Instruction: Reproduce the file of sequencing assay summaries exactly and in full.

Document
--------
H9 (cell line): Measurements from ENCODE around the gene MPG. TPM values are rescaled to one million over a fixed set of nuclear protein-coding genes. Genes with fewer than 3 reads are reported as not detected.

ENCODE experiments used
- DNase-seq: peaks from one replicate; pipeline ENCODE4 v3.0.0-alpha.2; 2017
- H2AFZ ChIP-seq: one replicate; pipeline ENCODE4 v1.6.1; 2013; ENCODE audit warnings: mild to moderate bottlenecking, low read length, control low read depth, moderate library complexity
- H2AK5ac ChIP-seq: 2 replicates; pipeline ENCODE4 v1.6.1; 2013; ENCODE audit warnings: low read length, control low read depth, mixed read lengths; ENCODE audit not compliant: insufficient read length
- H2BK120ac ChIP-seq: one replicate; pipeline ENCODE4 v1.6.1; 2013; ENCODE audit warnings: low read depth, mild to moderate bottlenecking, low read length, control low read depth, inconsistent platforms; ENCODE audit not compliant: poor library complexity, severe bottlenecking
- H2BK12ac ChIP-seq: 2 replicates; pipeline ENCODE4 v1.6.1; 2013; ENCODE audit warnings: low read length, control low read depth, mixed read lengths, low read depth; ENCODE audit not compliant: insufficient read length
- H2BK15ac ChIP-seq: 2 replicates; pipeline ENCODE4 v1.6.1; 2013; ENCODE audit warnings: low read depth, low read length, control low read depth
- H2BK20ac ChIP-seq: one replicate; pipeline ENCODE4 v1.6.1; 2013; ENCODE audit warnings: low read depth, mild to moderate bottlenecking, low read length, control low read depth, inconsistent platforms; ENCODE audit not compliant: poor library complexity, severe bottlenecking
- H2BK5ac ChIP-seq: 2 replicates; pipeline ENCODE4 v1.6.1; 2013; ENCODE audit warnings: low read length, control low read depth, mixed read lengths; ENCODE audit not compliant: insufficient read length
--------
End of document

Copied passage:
H9 (cell line): Measurements from ENCODE around the gene MPG. TPM values are rescaled to one million over a fixed set of nuclear protein-coding genes. Genes with fewer than 3 reads are reported as not detected.

ENCODE experiments used
- DNase-seq: peaks from one replicate; pipeline ENCODE4 v3.0.0-alpha.2; 2017
- H2AFZ ChIP-seq: one replicate; pipeline ENCODE4 v1.6.1; 2013; ENCODE audit warnings: mild to moderate bottlenecking, low read length, control low read depth, moderate library complexity
- H2AK5ac ChIP-seq: 2 replicates; pipeline ENCODE4 v1.6.1; 2013; ENCODE audit warnings: low read length, control low read depth, mixed read lengths; ENCODE audit not compliant: insufficient read length
- H2BK120ac ChIP-seq: one replicate; pipeline ENCODE4 v1.6.1; 2013; ENCODE audit warnings: low read depth, mild to moderate bottlenecking, low read length, control low read depth, inconsistent platforms; ENCODE audit not compliant: poor library complexity, severe bottlenecking
- H2BK12ac ChIP-seq: 2 replicates; pipeline ENCODE4 v1.6.1; 2013; ENCODE audit warnings: low read length, control low read depth, mixed read lengths, low read depth; ENCODE audit not compliant: insufficient read length
- H2BK15ac ChIP-seq: 2 replicates; pipeline ENCODE4 v1.6.1; 2013; ENCODE audit warnings: low read depth, low read length, control low read depth
- H2BK20ac ChIP-seq: one replicate; pipeline ENCODE4 v1.6.1; 2013; ENCODE audit warnings: low read depth, mild to moderate bottlenecking, low read length, control low read depth, inconsistent platforms; ENCODE audit not compliant: poor library complexity, severe bottlenecking
- H2BK5ac ChIP-seq: 2 replicates; pipeline ENCODE4 v1.6.1; 2013; ENCODE audit warnings: low read length, control low read depth, mixed read lengths; ENCODE audit not compliant: insufficient read length